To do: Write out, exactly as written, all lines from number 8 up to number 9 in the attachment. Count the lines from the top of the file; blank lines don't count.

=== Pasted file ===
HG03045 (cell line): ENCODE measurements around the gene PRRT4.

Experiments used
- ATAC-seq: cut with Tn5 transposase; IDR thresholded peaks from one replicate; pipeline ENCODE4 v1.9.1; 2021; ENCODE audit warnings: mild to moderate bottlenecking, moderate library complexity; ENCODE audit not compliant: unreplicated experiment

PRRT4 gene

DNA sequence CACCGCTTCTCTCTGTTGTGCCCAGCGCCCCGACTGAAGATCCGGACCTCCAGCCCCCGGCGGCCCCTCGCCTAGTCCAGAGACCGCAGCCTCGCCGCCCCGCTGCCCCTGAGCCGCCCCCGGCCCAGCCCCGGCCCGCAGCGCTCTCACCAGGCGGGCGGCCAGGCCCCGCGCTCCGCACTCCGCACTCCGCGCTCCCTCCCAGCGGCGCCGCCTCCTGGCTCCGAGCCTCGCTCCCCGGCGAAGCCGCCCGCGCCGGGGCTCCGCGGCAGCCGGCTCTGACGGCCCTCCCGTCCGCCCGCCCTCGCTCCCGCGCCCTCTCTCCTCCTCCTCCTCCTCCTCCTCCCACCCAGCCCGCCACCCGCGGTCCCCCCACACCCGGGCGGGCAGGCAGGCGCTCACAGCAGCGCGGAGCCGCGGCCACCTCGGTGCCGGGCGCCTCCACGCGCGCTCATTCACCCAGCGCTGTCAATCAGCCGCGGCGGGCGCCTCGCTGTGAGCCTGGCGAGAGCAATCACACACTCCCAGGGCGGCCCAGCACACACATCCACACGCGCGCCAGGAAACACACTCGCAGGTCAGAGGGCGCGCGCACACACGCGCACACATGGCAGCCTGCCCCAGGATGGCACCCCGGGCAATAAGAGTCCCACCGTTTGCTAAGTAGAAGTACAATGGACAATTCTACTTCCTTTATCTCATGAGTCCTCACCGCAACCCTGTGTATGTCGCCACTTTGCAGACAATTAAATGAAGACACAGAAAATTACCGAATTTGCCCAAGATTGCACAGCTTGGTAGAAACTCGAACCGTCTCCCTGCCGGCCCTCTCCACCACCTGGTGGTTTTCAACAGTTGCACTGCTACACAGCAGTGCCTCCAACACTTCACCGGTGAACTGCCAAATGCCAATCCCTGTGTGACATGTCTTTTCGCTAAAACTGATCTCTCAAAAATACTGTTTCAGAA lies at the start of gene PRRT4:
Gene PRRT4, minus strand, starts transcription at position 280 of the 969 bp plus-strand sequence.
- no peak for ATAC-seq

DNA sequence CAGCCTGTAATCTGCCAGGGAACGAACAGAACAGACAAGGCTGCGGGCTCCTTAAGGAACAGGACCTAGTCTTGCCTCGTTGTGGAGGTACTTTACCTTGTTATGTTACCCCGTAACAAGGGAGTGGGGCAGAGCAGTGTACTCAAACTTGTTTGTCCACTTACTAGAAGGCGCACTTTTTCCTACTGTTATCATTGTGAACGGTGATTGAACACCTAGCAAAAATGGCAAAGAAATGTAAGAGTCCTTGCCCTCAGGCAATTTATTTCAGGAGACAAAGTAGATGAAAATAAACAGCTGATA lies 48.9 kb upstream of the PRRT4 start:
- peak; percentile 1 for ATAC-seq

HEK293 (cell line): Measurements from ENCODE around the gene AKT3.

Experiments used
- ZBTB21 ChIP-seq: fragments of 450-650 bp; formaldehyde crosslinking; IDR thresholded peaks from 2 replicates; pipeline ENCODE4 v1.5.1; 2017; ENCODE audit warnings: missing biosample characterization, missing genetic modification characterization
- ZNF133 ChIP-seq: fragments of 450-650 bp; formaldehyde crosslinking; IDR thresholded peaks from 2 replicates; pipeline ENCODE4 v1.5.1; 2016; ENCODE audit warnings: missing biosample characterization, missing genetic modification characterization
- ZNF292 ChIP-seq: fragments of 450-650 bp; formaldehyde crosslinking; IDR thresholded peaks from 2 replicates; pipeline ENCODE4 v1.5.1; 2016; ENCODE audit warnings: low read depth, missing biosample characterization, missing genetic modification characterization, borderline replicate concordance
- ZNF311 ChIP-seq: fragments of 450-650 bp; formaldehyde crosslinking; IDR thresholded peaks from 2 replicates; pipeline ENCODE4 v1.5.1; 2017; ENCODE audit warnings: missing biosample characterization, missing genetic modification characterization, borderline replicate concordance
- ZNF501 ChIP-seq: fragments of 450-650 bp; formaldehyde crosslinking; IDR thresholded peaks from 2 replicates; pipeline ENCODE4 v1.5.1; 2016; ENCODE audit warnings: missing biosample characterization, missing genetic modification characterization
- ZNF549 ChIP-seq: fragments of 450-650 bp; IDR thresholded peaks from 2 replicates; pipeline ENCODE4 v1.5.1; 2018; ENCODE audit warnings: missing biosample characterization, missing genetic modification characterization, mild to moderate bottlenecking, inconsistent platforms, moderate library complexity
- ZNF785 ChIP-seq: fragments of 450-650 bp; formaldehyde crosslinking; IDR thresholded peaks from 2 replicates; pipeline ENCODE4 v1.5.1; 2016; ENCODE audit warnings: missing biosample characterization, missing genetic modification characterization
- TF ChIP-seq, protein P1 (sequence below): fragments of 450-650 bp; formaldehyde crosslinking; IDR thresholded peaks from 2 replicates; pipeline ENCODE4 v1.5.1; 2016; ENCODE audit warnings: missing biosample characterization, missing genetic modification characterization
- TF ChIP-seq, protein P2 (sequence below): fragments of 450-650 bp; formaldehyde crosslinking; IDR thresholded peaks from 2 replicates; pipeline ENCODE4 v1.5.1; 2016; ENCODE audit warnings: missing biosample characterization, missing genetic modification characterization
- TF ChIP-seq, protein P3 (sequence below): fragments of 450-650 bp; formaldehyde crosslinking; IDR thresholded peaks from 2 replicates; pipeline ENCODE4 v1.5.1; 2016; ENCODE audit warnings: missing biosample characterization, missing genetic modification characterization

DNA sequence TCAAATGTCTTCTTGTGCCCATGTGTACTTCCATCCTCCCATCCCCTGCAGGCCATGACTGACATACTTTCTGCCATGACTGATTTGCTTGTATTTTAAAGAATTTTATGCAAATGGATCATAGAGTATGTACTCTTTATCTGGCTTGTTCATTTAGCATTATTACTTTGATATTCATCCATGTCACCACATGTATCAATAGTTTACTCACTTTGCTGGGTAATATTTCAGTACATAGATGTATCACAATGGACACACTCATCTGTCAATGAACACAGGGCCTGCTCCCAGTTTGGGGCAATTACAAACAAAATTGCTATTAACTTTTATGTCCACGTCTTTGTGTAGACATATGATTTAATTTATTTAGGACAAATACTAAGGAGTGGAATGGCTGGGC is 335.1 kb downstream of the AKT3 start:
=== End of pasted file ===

DNA sequence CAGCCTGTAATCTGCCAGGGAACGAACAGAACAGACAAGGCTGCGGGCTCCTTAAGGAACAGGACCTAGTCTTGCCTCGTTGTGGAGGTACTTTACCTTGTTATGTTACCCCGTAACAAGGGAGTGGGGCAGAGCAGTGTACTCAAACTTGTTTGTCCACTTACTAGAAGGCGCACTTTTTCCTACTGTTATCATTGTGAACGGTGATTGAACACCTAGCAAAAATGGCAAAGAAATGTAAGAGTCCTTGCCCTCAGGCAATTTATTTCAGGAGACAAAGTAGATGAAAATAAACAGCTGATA lies 48.9 kb upstream of the PRRT4 start:
- peak; percentile 1 for ATAC-seq